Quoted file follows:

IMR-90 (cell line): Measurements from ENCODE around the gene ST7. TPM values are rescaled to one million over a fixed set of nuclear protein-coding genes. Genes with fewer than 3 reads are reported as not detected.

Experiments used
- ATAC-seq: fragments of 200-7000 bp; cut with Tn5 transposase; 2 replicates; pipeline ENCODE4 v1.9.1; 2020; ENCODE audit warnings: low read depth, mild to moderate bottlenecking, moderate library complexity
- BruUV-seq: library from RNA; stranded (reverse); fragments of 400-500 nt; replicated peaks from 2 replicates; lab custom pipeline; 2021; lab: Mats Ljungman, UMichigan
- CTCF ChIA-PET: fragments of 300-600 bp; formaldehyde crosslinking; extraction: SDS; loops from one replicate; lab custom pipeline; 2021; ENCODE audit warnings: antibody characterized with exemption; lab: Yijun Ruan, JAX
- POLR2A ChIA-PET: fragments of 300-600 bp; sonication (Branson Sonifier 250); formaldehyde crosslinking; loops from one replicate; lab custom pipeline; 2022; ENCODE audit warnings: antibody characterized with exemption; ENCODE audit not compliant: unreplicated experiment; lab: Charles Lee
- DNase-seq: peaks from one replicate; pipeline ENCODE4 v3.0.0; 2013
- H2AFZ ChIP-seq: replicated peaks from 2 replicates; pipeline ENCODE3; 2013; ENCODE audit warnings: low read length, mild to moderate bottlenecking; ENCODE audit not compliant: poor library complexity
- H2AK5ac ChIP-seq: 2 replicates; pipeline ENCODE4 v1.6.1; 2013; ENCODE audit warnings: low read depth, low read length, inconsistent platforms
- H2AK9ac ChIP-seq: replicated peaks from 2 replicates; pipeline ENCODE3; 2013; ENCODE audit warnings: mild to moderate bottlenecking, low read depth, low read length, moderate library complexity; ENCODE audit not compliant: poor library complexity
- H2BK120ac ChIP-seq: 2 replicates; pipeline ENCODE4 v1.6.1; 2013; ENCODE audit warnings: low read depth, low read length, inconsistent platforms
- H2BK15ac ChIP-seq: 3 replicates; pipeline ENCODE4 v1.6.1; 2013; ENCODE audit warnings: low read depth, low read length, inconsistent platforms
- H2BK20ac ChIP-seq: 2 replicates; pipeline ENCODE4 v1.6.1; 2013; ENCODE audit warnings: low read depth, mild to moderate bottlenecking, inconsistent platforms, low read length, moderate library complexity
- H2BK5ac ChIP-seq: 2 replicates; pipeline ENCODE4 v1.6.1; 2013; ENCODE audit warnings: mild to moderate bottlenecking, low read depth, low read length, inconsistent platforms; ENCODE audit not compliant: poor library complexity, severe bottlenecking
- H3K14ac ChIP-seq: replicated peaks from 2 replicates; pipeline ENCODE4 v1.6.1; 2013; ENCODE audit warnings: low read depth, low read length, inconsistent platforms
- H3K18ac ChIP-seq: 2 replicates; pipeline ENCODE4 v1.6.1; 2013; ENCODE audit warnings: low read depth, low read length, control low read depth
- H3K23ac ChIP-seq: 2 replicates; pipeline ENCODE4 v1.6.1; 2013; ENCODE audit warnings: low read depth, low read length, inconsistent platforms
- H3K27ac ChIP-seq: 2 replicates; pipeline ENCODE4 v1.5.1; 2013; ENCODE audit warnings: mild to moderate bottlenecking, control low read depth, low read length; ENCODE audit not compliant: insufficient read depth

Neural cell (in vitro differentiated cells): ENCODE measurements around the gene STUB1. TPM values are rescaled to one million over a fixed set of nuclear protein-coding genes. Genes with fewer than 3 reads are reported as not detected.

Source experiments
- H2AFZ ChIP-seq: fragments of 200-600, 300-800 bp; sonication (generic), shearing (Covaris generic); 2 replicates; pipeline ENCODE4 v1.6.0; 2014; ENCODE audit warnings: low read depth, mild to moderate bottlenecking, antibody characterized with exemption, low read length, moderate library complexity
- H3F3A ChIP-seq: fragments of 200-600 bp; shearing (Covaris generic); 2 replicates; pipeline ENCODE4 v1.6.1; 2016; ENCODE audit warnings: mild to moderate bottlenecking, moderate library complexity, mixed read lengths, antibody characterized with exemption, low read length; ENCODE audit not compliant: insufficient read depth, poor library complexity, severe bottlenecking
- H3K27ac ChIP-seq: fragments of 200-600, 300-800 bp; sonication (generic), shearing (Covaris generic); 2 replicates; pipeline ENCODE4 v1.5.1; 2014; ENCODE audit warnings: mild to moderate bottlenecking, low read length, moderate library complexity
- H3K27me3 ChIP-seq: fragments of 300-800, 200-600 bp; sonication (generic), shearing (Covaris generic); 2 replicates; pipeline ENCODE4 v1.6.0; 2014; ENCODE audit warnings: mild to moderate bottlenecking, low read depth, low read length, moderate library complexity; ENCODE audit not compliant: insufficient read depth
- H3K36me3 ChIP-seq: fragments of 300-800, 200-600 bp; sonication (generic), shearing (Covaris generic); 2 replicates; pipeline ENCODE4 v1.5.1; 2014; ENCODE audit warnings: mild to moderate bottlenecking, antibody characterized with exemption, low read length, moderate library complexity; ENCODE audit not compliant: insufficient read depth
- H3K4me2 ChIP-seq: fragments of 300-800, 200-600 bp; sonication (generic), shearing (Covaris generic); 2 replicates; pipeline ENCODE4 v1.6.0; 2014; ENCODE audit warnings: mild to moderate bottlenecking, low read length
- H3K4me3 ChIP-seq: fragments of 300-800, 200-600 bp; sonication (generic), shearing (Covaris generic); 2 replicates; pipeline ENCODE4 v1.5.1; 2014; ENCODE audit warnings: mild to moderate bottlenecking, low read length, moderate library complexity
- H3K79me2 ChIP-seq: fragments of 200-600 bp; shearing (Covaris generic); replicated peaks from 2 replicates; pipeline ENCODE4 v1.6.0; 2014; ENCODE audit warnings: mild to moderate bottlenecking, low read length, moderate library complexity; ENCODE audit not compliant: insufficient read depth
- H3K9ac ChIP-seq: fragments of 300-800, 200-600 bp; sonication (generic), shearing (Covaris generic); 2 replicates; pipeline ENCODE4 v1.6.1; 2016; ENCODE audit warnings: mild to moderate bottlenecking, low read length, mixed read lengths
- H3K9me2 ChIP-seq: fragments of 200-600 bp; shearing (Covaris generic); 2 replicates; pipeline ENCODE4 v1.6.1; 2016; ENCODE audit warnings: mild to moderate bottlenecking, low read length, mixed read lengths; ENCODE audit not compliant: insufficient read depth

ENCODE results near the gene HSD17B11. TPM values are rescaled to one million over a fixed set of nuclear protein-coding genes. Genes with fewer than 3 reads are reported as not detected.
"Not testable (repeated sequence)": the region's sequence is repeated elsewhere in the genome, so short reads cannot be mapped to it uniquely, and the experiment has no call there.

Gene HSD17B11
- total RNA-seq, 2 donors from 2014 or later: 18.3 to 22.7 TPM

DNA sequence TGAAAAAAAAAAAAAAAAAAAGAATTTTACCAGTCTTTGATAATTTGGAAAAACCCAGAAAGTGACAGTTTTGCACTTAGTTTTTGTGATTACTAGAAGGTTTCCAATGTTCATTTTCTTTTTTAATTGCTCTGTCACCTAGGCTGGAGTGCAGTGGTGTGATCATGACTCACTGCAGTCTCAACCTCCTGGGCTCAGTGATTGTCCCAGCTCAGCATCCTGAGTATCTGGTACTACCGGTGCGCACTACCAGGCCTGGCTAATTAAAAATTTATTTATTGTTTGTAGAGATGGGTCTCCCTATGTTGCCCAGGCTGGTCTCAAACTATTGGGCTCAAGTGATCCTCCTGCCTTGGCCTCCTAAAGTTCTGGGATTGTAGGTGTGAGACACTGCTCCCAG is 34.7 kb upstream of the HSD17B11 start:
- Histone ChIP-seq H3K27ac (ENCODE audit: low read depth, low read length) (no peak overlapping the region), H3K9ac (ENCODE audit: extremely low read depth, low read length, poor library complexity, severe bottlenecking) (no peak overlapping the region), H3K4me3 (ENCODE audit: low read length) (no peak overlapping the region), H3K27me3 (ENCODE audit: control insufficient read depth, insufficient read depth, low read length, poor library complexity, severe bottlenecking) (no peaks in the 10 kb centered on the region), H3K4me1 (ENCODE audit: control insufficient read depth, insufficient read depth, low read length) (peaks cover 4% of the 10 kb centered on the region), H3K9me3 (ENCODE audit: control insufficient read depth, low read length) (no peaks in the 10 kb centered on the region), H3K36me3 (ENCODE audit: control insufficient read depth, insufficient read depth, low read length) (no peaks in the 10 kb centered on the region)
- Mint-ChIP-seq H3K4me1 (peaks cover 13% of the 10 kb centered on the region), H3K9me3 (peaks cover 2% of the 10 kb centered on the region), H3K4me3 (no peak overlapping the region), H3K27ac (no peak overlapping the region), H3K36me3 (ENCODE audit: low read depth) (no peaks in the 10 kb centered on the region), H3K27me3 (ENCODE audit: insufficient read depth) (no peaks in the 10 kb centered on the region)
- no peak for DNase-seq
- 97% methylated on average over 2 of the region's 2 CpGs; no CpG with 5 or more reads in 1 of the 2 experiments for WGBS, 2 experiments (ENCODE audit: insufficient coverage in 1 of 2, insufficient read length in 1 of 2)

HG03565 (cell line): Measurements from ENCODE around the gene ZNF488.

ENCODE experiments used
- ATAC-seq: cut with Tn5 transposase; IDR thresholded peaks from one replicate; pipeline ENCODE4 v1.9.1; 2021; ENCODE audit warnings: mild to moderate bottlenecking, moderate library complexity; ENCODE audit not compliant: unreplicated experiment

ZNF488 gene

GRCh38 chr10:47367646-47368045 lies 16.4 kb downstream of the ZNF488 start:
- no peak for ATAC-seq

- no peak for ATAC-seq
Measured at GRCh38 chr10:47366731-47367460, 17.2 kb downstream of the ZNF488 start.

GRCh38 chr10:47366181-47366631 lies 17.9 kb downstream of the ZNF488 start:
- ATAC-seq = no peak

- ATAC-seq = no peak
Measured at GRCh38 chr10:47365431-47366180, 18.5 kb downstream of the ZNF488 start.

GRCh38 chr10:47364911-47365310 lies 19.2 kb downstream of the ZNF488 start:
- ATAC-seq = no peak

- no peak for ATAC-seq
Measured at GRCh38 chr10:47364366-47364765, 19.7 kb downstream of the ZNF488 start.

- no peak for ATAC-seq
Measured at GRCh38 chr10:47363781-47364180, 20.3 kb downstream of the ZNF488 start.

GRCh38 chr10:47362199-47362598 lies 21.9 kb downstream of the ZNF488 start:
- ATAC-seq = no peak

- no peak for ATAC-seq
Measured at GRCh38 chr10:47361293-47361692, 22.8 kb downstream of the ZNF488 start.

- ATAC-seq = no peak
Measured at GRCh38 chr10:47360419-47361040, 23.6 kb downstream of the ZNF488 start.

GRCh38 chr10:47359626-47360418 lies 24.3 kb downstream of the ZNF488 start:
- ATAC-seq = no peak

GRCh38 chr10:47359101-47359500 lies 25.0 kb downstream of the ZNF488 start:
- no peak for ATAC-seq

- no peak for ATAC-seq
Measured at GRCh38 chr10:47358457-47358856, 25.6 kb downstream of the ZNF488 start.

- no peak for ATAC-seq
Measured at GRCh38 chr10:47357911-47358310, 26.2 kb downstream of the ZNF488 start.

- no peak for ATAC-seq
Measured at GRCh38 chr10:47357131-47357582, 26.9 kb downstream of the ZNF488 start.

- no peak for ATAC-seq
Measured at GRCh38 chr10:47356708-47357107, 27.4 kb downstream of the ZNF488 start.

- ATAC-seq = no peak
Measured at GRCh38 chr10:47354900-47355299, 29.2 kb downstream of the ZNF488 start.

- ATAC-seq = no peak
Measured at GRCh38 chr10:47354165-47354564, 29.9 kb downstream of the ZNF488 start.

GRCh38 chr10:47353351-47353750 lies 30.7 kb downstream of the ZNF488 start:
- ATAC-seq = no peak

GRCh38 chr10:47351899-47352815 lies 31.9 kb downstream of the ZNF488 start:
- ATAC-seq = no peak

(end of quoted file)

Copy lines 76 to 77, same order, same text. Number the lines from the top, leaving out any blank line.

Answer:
- ATAC-seq = no peak
Measured at GRCh38 chr10:47354900-47355299, 29.2 kb downstream of the ZNF488 start.